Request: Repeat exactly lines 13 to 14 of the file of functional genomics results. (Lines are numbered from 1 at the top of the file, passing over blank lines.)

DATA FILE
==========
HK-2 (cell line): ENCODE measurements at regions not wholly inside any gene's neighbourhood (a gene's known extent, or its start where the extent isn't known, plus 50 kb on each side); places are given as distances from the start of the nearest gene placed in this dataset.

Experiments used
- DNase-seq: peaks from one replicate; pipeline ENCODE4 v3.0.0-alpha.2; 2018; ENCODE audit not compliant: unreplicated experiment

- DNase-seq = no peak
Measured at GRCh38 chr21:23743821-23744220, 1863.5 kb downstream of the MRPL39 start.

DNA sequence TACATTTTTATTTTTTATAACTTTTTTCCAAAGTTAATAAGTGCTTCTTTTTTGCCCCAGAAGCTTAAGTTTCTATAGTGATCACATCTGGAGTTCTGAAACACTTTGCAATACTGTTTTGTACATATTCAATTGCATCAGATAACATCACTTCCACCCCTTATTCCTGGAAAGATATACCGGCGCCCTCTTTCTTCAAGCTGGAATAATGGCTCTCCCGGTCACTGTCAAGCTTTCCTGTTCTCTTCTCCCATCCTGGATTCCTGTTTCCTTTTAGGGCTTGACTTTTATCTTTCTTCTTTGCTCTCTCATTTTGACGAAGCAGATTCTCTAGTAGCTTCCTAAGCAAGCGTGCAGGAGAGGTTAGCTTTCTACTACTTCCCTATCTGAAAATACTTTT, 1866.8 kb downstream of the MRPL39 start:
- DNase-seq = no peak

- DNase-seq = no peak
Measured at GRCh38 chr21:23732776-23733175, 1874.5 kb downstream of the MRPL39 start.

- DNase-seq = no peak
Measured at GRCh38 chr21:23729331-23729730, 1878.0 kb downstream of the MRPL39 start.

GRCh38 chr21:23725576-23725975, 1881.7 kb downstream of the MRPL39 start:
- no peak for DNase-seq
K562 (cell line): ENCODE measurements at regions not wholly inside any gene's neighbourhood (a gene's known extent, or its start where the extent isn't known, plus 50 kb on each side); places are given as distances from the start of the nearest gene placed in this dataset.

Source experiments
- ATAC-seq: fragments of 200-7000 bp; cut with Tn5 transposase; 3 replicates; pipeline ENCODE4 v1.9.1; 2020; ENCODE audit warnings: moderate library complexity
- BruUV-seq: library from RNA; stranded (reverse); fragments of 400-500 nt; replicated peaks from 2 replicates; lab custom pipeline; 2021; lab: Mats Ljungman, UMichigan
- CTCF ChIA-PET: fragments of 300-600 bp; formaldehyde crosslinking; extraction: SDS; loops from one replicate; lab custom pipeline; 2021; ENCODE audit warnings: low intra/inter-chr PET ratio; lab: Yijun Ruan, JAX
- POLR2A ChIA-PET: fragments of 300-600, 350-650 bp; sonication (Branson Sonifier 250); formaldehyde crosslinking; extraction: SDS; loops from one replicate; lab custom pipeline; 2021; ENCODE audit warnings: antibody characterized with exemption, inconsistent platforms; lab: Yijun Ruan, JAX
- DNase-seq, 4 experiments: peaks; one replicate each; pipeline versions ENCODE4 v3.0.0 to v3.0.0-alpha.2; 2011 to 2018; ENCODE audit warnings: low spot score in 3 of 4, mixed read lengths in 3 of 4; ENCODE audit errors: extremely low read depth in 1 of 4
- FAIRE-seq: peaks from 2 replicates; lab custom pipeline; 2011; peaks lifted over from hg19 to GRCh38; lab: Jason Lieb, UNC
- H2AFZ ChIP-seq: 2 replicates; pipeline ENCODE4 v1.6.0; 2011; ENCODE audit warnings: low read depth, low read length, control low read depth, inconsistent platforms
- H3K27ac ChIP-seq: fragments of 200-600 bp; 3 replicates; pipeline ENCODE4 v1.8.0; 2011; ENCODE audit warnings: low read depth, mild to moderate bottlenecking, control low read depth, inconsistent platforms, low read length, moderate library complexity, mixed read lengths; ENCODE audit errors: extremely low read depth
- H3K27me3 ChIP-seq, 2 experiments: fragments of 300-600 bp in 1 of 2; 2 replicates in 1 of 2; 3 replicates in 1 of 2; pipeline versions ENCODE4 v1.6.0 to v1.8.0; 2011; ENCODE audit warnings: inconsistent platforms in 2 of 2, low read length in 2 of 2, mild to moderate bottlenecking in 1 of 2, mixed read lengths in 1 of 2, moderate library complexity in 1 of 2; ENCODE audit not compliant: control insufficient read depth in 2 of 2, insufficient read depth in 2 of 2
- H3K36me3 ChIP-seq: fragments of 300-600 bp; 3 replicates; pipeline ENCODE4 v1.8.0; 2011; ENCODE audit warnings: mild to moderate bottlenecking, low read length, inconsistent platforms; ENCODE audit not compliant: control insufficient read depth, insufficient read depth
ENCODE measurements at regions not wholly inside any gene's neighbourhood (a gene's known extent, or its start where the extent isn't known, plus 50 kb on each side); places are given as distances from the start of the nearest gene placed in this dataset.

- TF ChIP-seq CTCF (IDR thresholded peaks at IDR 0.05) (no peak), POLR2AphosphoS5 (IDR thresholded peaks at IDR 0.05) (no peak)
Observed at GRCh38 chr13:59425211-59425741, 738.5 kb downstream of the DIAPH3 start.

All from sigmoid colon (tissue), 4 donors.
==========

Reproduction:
- no peak for DNase-seq
K562 (cell line): ENCODE measurements at regions not wholly inside any gene's neighbourhood (a gene's known extent, or its start where the extent isn't known, plus 50 kb on each side); places are given as distances from the start of the nearest gene placed in this dataset.